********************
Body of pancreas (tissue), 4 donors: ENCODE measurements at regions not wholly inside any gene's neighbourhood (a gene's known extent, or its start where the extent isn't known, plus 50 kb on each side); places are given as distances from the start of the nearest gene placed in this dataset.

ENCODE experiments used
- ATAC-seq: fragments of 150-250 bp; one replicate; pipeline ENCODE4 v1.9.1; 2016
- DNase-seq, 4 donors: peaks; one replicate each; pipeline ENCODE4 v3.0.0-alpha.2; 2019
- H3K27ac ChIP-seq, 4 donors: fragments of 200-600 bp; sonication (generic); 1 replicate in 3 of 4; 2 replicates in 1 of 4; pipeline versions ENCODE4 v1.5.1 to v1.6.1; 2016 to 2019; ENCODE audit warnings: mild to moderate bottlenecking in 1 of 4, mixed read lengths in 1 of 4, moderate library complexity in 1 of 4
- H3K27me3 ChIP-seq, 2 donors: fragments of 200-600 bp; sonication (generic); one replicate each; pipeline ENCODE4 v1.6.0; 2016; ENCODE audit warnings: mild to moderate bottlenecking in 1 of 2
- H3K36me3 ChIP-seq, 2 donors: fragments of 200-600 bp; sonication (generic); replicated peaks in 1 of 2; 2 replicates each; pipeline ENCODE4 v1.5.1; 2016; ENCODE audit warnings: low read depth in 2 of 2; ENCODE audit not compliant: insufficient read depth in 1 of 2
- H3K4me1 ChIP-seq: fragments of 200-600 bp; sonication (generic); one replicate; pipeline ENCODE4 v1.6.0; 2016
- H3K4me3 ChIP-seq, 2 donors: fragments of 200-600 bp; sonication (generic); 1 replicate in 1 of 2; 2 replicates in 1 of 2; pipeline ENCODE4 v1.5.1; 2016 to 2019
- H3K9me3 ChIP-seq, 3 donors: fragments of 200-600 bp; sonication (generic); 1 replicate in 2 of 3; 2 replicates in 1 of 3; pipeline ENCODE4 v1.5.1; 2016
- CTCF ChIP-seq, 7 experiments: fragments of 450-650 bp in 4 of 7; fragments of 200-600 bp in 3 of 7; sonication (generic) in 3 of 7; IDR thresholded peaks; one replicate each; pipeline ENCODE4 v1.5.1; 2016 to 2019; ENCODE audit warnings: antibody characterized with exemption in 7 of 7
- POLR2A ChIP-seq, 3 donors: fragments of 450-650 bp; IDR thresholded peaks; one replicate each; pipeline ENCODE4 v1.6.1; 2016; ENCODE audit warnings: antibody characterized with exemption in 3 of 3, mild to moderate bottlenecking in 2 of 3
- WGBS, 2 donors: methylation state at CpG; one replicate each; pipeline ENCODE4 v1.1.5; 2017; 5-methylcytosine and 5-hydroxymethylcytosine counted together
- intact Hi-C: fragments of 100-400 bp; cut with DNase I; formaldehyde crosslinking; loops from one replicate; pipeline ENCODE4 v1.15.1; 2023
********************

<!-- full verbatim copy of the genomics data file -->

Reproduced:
Body of pancreas (tissue), 4 donors: ENCODE measurements at regions not wholly inside any gene's neighbourhood (a gene's known extent, or its start where the extent isn't known, plus 50 kb on each side); places are given as distances from the start of the nearest gene placed in this dataset.

ENCODE experiments used
- ATAC-seq: fragments of 150-250 bp; one replicate; pipeline ENCODE4 v1.9.1; 2016
- DNase-seq, 4 donors: peaks; one replicate each; pipeline ENCODE4 v3.0.0-alpha.2; 2019
- H3K27ac ChIP-seq, 4 donors: fragments of 200-600 bp; sonication (generic); 1 replicate in 3 of 4; 2 replicates in 1 of 4; pipeline versions ENCODE4 v1.5.1 to v1.6.1; 2016 to 2019; ENCODE audit warnings: mild to moderate bottlenecking in 1 of 4, mixed read lengths in 1 of 4, moderate library complexity in 1 of 4
- H3K27me3 ChIP-seq, 2 donors: fragments of 200-600 bp; sonication (generic); one replicate each; pipeline ENCODE4 v1.6.0; 2016; ENCODE audit warnings: mild to moderate bottlenecking in 1 of 2
- H3K36me3 ChIP-seq, 2 donors: fragments of 200-600 bp; sonication (generic); replicated peaks in 1 of 2; 2 replicates each; pipeline ENCODE4 v1.5.1; 2016; ENCODE audit warnings: low read depth in 2 of 2; ENCODE audit not compliant: insufficient read depth in 1 of 2
- H3K4me1 ChIP-seq: fragments of 200-600 bp; sonication (generic); one replicate; pipeline ENCODE4 v1.6.0; 2016
- H3K4me3 ChIP-seq, 2 donors: fragments of 200-600 bp; sonication (generic); 1 replicate in 1 of 2; 2 replicates in 1 of 2; pipeline ENCODE4 v1.5.1; 2016 to 2019
- H3K9me3 ChIP-seq, 3 donors: fragments of 200-600 bp; sonication (generic); 1 replicate in 2 of 3; 2 replicates in 1 of 3; pipeline ENCODE4 v1.5.1; 2016
- CTCF ChIP-seq, 7 experiments: fragments of 450-650 bp in 4 of 7; fragments of 200-600 bp in 3 of 7; sonication (generic) in 3 of 7; IDR thresholded peaks; one replicate each; pipeline ENCODE4 v1.5.1; 2016 to 2019; ENCODE audit warnings: antibody characterized with exemption in 7 of 7
- POLR2A ChIP-seq, 3 donors: fragments of 450-650 bp; IDR thresholded peaks; one replicate each; pipeline ENCODE4 v1.6.1; 2016; ENCODE audit warnings: antibody characterized with exemption in 3 of 3, mild to moderate bottlenecking in 2 of 3
- WGBS, 2 donors: methylation state at CpG; one replicate each; pipeline ENCODE4 v1.1.5; 2017; 5-methylcytosine and 5-hydroxymethylcytosine counted together
- intact Hi-C: fragments of 100-400 bp; cut with DNase I; formaldehyde crosslinking; loops from one replicate; pipeline ENCODE4 v1.15.1; 2023